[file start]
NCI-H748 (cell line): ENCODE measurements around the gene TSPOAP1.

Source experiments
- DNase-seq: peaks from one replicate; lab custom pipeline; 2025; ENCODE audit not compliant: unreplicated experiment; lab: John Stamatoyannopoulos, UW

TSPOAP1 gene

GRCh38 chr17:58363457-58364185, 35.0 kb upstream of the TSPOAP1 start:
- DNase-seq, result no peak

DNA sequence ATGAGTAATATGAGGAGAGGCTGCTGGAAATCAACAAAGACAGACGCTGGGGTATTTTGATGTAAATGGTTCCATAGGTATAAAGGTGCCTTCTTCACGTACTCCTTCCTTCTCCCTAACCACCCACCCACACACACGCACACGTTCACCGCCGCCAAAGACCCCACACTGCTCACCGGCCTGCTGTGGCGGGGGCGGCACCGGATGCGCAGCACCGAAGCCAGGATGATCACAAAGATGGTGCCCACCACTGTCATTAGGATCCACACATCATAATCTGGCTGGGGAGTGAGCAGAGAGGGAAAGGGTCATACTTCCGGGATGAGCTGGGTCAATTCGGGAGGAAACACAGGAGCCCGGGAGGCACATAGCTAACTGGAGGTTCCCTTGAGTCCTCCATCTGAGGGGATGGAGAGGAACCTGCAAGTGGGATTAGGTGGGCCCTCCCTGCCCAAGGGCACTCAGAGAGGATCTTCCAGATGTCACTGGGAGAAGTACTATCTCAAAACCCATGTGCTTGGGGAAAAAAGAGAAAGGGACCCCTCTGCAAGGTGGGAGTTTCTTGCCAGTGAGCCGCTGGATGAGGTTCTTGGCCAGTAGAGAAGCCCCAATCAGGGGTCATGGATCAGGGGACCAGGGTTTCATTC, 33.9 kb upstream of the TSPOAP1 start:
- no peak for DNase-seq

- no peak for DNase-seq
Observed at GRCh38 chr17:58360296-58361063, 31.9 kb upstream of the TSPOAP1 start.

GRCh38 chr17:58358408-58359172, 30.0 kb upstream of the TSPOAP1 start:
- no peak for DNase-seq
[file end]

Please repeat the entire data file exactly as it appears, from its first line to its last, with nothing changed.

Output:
NCI-H748 (cell line): ENCODE measurements around the gene TSPOAP1.

Source experiments
- DNase-seq: peaks from one replicate; lab custom pipeline; 2025; ENCODE audit not compliant: unreplicated experiment; lab: John Stamatoyannopoulos, UW

TSPOAP1 gene

GRCh38 chr17:58363457-58364185, 35.0 kb upstream of the TSPOAP1 start:
- DNase-seq, result no peak

DNA sequence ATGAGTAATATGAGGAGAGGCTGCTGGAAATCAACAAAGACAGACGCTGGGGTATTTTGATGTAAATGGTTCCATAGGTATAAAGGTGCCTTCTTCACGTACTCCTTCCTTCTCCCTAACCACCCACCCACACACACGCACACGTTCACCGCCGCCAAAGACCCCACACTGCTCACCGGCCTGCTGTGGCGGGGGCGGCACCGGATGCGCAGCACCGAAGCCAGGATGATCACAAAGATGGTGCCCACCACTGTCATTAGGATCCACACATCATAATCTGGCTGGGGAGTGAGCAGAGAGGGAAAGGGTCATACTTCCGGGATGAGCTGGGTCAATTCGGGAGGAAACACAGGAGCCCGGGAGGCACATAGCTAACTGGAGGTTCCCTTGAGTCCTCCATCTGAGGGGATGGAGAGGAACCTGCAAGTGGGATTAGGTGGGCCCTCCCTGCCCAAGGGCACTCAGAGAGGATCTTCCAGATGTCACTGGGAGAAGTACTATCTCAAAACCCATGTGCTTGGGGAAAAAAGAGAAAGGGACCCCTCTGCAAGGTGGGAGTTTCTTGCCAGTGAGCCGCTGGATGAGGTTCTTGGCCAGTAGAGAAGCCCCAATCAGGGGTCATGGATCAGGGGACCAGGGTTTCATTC, 33.9 kb upstream of the TSPOAP1 start:
- no peak for DNase-seq

- no peak for DNase-seq
Observed at GRCh38 chr17:58360296-58361063, 31.9 kb upstream of the TSPOAP1 start.

GRCh38 chr17:58358408-58359172, 30.0 kb upstream of the TSPOAP1 start:
- no peak for DNase-seq